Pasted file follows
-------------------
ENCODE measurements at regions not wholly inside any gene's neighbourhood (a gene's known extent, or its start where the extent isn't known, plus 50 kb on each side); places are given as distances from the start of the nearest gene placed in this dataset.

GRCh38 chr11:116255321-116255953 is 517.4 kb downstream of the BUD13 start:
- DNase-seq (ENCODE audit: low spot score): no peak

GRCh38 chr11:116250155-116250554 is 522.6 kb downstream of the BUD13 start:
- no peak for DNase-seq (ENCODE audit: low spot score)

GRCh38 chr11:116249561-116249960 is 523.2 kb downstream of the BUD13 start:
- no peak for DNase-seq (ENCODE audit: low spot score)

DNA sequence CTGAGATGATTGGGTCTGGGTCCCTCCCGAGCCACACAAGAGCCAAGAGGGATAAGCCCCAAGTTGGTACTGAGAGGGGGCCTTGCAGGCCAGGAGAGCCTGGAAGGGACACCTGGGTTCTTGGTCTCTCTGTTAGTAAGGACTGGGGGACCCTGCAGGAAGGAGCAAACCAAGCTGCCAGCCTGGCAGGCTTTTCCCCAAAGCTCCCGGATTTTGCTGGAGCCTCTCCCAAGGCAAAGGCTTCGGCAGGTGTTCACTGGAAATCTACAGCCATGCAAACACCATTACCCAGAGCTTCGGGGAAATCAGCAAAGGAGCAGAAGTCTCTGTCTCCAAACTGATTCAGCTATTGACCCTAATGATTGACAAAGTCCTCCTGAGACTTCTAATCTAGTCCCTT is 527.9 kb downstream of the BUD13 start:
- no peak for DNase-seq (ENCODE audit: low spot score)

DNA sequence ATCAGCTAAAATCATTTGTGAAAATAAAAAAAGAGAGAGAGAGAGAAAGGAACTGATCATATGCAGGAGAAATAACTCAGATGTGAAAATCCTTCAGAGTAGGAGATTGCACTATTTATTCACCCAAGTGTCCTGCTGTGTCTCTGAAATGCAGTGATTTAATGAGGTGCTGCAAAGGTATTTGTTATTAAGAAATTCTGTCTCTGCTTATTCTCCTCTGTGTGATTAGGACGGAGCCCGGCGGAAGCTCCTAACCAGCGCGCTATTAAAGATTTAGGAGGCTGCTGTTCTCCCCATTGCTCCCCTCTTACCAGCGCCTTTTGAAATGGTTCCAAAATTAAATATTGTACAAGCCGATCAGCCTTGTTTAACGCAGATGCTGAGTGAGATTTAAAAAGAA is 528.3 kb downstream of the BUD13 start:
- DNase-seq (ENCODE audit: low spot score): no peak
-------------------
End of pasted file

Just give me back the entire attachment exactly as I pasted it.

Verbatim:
ENCODE measurements at regions not wholly inside any gene's neighbourhood (a gene's known extent, or its start where the extent isn't known, plus 50 kb on each side); places are given as distances from the start of the nearest gene placed in this dataset.

GRCh38 chr11:116255321-116255953 is 517.4 kb downstream of the BUD13 start:
- DNase-seq (ENCODE audit: low spot score): no peak

GRCh38 chr11:116250155-116250554 is 522.6 kb downstream of the BUD13 start:
- no peak for DNase-seq (ENCODE audit: low spot score)

GRCh38 chr11:116249561-116249960 is 523.2 kb downstream of the BUD13 start:
- no peak for DNase-seq (ENCODE audit: low spot score)

DNA sequence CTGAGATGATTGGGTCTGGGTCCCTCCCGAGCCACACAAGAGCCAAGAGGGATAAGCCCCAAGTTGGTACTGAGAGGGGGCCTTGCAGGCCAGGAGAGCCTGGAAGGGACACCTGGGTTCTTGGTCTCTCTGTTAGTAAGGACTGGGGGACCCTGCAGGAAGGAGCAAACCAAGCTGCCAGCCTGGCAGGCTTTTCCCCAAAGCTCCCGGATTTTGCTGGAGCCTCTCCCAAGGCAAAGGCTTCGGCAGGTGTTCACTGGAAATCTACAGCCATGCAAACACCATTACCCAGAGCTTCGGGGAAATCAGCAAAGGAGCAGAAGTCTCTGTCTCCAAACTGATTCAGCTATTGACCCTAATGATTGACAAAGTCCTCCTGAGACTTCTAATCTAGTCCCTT is 527.9 kb downstream of the BUD13 start:
- no peak for DNase-seq (ENCODE audit: low spot score)

DNA sequence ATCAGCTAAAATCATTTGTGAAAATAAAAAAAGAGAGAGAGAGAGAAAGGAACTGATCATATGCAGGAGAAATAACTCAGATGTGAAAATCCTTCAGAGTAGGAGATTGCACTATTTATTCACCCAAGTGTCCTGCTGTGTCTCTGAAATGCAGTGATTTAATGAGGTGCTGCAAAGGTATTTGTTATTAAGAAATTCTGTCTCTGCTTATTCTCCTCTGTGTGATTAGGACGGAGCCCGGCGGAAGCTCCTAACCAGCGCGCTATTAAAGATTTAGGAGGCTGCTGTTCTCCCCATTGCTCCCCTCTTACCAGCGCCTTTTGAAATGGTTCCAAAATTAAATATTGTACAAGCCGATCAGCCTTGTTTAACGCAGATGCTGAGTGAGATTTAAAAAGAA is 528.3 kb downstream of the BUD13 start:
- DNase-seq (ENCODE audit: low spot score): no peak